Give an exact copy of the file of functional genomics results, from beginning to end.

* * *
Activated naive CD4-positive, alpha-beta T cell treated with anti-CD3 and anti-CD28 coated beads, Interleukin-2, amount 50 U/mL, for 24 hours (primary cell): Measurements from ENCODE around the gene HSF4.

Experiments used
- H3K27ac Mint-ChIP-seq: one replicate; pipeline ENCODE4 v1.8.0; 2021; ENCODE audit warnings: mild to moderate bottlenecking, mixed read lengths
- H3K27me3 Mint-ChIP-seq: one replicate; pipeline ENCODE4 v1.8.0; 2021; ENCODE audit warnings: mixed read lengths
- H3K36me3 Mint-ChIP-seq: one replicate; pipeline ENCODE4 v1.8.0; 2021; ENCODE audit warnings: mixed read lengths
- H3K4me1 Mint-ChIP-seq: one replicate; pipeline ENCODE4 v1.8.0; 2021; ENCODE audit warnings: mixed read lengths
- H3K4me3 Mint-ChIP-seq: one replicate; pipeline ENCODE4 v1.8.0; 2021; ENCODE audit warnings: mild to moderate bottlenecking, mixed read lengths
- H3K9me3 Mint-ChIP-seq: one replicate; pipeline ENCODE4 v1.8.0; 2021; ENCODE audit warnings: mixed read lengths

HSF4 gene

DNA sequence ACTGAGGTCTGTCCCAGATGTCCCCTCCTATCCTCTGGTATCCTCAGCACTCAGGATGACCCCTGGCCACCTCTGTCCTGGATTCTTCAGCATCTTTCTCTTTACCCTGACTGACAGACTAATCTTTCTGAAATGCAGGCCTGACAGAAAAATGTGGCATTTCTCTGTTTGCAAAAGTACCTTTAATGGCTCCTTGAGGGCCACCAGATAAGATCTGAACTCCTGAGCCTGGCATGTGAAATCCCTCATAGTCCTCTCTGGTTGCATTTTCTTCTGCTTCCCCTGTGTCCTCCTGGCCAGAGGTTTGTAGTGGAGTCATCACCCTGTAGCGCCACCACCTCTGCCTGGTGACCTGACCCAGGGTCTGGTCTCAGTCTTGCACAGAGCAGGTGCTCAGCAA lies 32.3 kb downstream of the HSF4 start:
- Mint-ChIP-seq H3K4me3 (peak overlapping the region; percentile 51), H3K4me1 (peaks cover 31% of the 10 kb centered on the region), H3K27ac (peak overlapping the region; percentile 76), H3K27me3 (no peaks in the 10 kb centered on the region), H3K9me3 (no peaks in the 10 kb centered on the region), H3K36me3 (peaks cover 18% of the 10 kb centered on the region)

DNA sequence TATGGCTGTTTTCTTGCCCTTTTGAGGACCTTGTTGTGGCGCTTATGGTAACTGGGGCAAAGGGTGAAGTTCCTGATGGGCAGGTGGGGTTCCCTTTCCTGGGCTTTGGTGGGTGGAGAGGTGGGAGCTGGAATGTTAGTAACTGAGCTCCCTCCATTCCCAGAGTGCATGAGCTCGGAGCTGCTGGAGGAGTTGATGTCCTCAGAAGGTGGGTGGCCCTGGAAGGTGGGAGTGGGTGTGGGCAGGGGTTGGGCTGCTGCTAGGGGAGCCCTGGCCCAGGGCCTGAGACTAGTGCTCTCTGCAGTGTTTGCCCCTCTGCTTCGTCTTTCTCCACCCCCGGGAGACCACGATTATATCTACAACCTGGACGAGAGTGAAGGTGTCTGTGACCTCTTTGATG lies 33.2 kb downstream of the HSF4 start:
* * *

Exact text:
Activated naive CD4-positive, alpha-beta T cell treated with anti-CD3 and anti-CD28 coated beads, Interleukin-2, amount 50 U/mL, for 24 hours (primary cell): Measurements from ENCODE around the gene HSF4.

Experiments used
- H3K27ac Mint-ChIP-seq: one replicate; pipeline ENCODE4 v1.8.0; 2021; ENCODE audit warnings: mild to moderate bottlenecking, mixed read lengths
- H3K27me3 Mint-ChIP-seq: one replicate; pipeline ENCODE4 v1.8.0; 2021; ENCODE audit warnings: mixed read lengths
- H3K36me3 Mint-ChIP-seq: one replicate; pipeline ENCODE4 v1.8.0; 2021; ENCODE audit warnings: mixed read lengths
- H3K4me1 Mint-ChIP-seq: one replicate; pipeline ENCODE4 v1.8.0; 2021; ENCODE audit warnings: mixed read lengths
- H3K4me3 Mint-ChIP-seq: one replicate; pipeline ENCODE4 v1.8.0; 2021; ENCODE audit warnings: mild to moderate bottlenecking, mixed read lengths
- H3K9me3 Mint-ChIP-seq: one replicate; pipeline ENCODE4 v1.8.0; 2021; ENCODE audit warnings: mixed read lengths

HSF4 gene

DNA sequence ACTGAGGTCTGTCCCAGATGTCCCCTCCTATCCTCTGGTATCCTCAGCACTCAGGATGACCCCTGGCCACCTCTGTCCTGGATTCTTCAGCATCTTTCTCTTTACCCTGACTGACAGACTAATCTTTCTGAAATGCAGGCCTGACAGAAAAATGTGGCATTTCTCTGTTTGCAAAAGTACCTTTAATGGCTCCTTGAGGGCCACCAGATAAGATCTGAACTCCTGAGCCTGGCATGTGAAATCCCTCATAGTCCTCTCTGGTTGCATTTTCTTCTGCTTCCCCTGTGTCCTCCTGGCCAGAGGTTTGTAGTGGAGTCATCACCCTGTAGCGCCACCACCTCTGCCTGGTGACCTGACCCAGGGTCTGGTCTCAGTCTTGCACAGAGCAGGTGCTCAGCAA lies 32.3 kb downstream of the HSF4 start:
- Mint-ChIP-seq H3K4me3 (peak overlapping the region; percentile 51), H3K4me1 (peaks cover 31% of the 10 kb centered on the region), H3K27ac (peak overlapping the region; percentile 76), H3K27me3 (no peaks in the 10 kb centered on the region), H3K9me3 (no peaks in the 10 kb centered on the region), H3K36me3 (peaks cover 18% of the 10 kb centered on the region)

DNA sequence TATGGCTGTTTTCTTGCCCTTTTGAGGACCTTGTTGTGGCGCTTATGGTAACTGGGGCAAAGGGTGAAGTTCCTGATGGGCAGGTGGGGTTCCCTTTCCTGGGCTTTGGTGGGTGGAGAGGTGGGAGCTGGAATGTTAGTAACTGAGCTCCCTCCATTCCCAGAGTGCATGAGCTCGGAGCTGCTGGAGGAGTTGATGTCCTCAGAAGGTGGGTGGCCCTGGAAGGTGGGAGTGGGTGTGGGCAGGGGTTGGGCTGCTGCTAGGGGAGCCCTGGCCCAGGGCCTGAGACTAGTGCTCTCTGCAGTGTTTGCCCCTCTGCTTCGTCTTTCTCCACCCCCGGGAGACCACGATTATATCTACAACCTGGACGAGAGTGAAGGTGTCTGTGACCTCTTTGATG lies 33.2 kb downstream of the HSF4 start: